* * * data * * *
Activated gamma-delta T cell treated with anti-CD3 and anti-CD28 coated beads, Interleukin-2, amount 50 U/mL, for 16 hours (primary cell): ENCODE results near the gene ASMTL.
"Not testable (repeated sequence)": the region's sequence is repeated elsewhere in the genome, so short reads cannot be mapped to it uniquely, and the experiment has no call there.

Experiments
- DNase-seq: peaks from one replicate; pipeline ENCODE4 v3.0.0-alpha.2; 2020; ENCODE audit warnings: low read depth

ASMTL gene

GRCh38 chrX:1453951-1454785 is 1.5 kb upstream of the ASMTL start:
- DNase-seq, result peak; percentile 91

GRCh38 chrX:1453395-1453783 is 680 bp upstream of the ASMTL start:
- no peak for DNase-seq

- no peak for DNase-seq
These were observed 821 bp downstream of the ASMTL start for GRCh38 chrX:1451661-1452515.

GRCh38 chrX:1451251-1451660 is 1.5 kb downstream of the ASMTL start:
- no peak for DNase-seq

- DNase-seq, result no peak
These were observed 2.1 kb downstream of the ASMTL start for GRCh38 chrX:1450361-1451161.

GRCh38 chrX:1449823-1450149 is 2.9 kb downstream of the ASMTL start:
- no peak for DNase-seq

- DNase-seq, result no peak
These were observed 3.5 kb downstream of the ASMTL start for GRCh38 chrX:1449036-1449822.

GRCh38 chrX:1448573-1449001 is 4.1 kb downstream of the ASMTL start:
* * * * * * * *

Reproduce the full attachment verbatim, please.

Activated gamma-delta T cell treated with anti-CD3 and anti-CD28 coated beads, Interleukin-2, amount 50 U/mL, for 16 hours (primary cell): ENCODE results near the gene ASMTL.
"Not testable (repeated sequence)": the region's sequence is repeated elsewhere in the genome, so short reads cannot be mapped to it uniquely, and the experiment has no call there.

Experiments
- DNase-seq: peaks from one replicate; pipeline ENCODE4 v3.0.0-alpha.2; 2020; ENCODE audit warnings: low read depth

ASMTL gene

GRCh38 chrX:1453951-1454785 is 1.5 kb upstream of the ASMTL start:
- DNase-seq, result peak; percentile 91

GRCh38 chrX:1453395-1453783 is 680 bp upstream of the ASMTL start:
- no peak for DNase-seq

- no peak for DNase-seq
These were observed 821 bp downstream of the ASMTL start for GRCh38 chrX:1451661-1452515.

GRCh38 chrX:1451251-1451660 is 1.5 kb downstream of the ASMTL start:
- no peak for DNase-seq

- DNase-seq, result no peak
These were observed 2.1 kb downstream of the ASMTL start for GRCh38 chrX:1450361-1451161.

GRCh38 chrX:1449823-1450149 is 2.9 kb downstream of the ASMTL start:
- no peak for DNase-seq

- DNase-seq, result no peak
These were observed 3.5 kb downstream of the ASMTL start for GRCh38 chrX:1449036-1449822.

GRCh38 chrX:1448573-1449001 is 4.1 kb downstream of the ASMTL start: